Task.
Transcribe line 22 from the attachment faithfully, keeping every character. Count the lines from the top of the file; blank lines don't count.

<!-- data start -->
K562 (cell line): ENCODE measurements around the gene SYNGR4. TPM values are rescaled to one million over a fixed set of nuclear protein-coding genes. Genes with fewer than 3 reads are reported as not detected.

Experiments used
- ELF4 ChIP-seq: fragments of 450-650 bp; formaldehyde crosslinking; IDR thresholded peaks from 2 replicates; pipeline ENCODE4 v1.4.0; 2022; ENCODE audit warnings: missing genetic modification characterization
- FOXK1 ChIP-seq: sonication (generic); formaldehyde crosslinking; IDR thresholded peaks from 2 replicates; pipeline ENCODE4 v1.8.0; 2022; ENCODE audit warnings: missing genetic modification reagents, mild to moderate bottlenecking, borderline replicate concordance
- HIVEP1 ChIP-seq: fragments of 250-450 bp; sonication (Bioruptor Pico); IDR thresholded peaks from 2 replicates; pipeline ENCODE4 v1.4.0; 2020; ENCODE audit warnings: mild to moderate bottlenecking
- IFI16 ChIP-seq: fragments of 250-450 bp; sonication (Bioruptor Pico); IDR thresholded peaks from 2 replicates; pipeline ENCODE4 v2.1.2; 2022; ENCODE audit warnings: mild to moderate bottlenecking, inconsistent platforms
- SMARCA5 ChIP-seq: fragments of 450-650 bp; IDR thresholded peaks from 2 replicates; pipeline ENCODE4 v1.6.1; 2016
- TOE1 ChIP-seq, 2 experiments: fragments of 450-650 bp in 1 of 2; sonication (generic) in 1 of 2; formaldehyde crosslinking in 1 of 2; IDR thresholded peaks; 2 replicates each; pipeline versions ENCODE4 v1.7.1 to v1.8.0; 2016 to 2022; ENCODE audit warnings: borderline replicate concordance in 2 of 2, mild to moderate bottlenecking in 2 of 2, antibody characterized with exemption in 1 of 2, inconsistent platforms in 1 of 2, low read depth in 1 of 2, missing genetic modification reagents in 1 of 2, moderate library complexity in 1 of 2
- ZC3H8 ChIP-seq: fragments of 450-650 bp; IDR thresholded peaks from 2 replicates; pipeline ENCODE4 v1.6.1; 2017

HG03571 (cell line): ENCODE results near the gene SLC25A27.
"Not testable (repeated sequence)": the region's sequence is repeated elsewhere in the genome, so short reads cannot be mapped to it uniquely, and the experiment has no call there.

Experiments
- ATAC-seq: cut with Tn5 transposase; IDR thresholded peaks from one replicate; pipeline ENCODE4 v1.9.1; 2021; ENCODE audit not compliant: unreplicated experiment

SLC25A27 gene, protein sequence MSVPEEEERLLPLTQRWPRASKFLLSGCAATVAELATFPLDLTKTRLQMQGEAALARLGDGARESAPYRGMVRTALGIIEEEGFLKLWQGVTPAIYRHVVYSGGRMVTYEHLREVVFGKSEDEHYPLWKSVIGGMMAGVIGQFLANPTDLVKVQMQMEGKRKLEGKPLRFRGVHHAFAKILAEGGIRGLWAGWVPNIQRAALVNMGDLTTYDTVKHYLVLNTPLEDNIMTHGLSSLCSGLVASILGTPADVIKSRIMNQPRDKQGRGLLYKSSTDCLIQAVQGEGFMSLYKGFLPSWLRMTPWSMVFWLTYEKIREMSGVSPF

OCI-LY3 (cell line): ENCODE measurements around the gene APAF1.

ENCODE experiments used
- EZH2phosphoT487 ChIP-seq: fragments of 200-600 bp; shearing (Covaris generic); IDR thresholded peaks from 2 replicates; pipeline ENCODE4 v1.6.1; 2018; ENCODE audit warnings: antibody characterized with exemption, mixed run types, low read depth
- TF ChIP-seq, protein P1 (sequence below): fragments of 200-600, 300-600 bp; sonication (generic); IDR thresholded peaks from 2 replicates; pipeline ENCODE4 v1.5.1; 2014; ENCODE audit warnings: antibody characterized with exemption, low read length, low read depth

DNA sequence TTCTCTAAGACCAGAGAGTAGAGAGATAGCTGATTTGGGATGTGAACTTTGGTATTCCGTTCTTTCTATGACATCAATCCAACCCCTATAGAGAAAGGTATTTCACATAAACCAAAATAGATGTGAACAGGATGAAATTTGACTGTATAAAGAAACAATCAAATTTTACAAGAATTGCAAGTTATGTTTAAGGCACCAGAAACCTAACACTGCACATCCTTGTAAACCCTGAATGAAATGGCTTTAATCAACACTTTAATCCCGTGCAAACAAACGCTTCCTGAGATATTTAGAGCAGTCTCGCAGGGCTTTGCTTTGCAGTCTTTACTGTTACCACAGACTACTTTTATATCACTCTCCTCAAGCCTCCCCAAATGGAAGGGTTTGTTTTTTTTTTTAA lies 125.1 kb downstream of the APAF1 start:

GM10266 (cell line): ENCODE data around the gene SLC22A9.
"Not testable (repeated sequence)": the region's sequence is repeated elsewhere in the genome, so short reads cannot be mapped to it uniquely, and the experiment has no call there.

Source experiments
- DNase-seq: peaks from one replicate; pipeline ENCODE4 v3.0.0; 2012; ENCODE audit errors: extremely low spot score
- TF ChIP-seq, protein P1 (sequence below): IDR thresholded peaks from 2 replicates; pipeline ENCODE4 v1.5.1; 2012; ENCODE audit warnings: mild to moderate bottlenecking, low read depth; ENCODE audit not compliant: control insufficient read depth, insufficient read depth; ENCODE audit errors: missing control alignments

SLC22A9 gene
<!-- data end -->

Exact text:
Source experiments